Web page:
Prevent accidents, improve processes, and achieve compliance by implementing safety labels throughout your manufacturing setting. Manufacturing area products, including safety labels, stickers, and tags, communicate specific information for equipment, goods, or processes in your facility. They are one of many types of visual cues that can be used together to create a safer, more productive workspace

How to Use Labels to Improve Safety

Labels can be part of a comprehensive approach to improving safety by providing immediate, easy-to-understand visual cues for the machinery, environment, or hazard at hand. Follow these tips for using labels to mitigate electrical hazards, promote proper procedures, and label machine and equipment hazards, with improved safety as your ultimate objective.

Mitigate Electrical Hazards With Caution, Danger & Warning Labels

Electrical hazards abound in manufacturing settings, where employees may encounter high-voltage equipment, live wires, or malfunctioning machinery during a routine workday. Use safety labels to draw attention to these hazards and warn employees of the associated dangers. From high voltage labels that alert workers and visitors of electrocution and arc flash dangers to stickers that warn of shock risks, you’ll find a variety of products to bring attention to electrical hazards in manufacturing areas.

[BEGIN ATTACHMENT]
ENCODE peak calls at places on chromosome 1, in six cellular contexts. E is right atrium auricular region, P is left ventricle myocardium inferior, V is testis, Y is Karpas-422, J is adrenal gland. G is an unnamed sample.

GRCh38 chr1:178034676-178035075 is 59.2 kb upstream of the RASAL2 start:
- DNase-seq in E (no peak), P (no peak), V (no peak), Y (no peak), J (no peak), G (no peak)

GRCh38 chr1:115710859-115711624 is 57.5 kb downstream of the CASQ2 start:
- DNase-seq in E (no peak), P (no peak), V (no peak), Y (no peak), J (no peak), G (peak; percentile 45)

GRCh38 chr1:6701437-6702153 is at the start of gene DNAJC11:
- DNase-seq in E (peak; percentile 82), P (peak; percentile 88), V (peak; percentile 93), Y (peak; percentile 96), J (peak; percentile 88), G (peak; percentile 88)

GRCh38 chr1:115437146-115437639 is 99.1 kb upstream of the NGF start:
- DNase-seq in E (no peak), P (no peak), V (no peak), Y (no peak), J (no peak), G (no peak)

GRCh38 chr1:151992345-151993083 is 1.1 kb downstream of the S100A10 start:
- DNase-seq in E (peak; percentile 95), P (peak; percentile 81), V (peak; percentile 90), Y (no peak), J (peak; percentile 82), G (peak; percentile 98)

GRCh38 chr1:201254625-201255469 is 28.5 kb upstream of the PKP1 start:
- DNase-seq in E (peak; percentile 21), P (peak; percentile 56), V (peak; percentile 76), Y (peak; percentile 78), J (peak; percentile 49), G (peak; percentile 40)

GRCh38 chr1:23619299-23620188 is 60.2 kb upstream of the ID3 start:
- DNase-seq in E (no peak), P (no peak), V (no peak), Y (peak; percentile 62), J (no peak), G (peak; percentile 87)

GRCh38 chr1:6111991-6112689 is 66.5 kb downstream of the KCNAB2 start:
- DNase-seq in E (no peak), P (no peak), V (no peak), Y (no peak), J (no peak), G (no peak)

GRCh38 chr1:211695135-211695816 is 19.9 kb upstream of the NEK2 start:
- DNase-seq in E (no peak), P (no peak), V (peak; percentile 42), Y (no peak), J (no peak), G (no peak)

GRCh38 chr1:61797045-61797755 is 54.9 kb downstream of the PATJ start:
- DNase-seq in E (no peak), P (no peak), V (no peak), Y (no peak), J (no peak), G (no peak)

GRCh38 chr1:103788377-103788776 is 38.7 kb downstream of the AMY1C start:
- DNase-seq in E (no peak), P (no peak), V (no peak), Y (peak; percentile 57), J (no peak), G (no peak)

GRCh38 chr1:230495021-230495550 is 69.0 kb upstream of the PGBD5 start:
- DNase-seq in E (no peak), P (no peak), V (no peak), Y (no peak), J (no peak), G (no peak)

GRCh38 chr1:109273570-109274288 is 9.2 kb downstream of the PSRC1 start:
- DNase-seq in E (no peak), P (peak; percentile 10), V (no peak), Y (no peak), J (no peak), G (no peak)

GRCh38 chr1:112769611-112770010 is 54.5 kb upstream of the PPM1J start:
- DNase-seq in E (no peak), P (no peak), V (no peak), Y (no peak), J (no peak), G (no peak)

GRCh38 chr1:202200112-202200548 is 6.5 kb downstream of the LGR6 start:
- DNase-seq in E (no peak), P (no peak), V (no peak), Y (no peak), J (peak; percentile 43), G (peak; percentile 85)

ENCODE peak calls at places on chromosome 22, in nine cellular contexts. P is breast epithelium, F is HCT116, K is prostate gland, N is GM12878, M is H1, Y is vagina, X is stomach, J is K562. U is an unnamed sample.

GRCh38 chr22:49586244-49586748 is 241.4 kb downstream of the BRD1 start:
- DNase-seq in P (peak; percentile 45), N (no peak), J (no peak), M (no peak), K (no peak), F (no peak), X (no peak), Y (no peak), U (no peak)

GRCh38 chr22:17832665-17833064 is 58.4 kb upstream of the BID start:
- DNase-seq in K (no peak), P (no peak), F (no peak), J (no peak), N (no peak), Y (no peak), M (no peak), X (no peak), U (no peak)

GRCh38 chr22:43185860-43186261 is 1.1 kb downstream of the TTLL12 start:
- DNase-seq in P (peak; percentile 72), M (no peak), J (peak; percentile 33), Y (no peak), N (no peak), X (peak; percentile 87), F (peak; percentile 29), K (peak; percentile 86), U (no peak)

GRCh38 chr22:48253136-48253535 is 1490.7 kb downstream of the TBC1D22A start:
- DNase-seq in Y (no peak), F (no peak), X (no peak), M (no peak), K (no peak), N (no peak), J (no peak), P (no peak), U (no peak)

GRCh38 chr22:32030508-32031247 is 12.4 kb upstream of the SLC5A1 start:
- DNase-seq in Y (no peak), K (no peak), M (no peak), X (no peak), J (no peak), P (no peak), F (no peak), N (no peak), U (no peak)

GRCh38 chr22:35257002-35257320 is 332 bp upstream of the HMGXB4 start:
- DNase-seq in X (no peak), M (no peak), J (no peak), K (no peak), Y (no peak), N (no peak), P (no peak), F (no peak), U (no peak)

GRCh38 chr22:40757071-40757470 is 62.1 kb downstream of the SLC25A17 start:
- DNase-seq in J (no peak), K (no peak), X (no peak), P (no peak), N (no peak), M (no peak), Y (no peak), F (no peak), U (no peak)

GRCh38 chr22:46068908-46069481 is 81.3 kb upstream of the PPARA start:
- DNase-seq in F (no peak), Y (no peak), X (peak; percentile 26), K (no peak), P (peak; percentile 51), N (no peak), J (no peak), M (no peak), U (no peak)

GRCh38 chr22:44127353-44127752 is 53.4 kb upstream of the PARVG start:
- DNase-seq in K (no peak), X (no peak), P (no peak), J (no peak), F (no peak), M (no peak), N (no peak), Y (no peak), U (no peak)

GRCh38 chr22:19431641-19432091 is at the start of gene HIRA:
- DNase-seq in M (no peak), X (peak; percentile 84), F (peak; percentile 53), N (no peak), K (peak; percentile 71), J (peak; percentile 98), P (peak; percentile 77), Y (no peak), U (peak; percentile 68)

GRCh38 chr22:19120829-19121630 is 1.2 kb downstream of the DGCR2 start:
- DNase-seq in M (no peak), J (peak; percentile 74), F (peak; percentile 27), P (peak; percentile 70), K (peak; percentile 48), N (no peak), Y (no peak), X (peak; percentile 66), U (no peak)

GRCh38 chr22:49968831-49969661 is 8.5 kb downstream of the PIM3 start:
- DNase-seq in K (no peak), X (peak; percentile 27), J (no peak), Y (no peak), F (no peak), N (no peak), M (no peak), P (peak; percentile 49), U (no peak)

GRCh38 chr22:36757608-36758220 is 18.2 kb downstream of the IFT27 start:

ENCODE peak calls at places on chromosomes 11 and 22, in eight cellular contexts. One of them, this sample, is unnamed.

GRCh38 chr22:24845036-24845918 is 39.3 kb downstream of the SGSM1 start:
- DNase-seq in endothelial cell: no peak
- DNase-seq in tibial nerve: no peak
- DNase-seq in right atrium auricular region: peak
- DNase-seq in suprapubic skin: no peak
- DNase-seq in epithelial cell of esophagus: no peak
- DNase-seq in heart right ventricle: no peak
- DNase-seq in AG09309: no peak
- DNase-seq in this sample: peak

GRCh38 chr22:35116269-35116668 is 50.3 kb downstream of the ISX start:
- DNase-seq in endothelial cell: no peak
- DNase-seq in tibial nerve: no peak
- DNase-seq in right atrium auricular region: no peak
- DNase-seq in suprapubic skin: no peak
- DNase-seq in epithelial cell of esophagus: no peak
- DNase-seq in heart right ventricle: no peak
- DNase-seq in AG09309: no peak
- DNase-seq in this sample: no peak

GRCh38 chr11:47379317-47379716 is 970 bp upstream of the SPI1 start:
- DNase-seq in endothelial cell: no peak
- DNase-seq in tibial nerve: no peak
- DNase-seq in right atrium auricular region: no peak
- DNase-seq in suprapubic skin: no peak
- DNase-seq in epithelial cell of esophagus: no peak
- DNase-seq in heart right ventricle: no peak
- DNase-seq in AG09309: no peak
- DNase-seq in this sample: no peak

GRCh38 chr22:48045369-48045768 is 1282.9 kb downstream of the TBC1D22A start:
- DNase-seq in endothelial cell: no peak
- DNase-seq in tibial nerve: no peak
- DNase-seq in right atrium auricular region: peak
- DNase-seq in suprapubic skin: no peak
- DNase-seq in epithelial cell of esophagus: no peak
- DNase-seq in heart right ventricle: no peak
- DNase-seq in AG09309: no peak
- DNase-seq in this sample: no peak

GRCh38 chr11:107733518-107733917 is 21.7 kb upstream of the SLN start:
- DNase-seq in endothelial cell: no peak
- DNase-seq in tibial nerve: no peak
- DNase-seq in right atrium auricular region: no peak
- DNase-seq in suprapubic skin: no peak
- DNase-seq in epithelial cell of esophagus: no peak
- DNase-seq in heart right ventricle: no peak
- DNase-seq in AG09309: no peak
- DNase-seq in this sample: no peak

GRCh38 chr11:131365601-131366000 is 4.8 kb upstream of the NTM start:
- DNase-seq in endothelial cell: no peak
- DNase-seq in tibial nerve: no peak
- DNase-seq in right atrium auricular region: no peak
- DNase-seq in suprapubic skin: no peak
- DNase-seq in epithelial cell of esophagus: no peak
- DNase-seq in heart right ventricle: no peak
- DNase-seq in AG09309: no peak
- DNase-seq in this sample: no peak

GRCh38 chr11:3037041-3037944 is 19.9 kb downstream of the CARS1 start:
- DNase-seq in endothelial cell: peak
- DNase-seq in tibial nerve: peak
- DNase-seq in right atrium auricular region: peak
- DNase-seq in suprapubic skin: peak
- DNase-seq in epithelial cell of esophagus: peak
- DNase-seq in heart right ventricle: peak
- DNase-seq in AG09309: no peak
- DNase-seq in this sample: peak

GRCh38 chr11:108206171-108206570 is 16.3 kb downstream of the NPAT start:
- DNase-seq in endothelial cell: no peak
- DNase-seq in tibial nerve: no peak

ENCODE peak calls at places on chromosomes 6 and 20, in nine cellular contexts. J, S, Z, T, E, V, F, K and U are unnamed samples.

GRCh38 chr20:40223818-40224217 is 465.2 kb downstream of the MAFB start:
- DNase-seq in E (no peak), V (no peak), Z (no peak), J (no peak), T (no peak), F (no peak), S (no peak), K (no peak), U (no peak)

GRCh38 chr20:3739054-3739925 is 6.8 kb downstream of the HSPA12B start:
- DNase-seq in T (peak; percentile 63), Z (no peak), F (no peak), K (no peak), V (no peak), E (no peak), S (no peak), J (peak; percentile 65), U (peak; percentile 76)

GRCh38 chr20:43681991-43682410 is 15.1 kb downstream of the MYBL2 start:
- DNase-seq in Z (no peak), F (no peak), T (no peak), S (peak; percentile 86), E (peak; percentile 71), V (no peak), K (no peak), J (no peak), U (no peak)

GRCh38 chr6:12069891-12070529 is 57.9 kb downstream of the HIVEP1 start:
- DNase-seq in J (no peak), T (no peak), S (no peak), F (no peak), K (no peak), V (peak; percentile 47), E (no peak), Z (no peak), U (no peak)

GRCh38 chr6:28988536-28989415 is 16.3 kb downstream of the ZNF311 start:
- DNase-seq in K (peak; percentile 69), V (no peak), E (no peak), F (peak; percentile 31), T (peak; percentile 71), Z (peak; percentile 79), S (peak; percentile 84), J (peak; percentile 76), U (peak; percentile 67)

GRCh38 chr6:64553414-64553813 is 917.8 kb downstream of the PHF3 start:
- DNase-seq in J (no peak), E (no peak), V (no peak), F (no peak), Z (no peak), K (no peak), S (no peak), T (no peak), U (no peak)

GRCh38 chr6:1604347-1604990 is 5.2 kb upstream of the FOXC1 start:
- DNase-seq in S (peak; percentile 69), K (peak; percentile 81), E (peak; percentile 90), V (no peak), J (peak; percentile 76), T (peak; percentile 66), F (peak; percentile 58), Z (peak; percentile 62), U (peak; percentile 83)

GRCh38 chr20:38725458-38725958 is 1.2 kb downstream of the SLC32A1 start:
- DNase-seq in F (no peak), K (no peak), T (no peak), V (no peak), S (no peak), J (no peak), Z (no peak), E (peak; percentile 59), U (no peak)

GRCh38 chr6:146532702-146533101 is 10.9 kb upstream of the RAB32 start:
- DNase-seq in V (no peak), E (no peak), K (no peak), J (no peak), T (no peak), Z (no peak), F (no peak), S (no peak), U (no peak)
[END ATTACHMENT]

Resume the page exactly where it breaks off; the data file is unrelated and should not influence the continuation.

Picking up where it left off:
Promote Proper Lockout Procedures With Tags and Labels

Lockout and tagout procedures prevent injury from the improper disabling or shutdown of machinery by preventing spontaneous startup during maintenance or repairs. Warning tags are a crucial part of any lockout procedure: Use red tags to label out-of-order machinery, identify equipment in staging areas, and urge caution when dealing with malfunctioning equipment. Safely identify lockout points, including shut-off valves and breakers, using easy-to-understand labels.

Label Machine and Equipment Hazards

The machinery and equipment in a manufacturing environment pose a range of physical hazards for employees. Label potential pinch points, urge caution in tandem with machine guards, and indicate the potential for hot surfaces on or in recently powered-on equipment. Adhesive labels allow you to provide important physical safety cues as close to the hazard as possible, improving employee safety and overall OSHA compliance. We also offer tags to mark equipment that needs inspection or is out of order, so employees know to avoid using potentially dangerous machinery.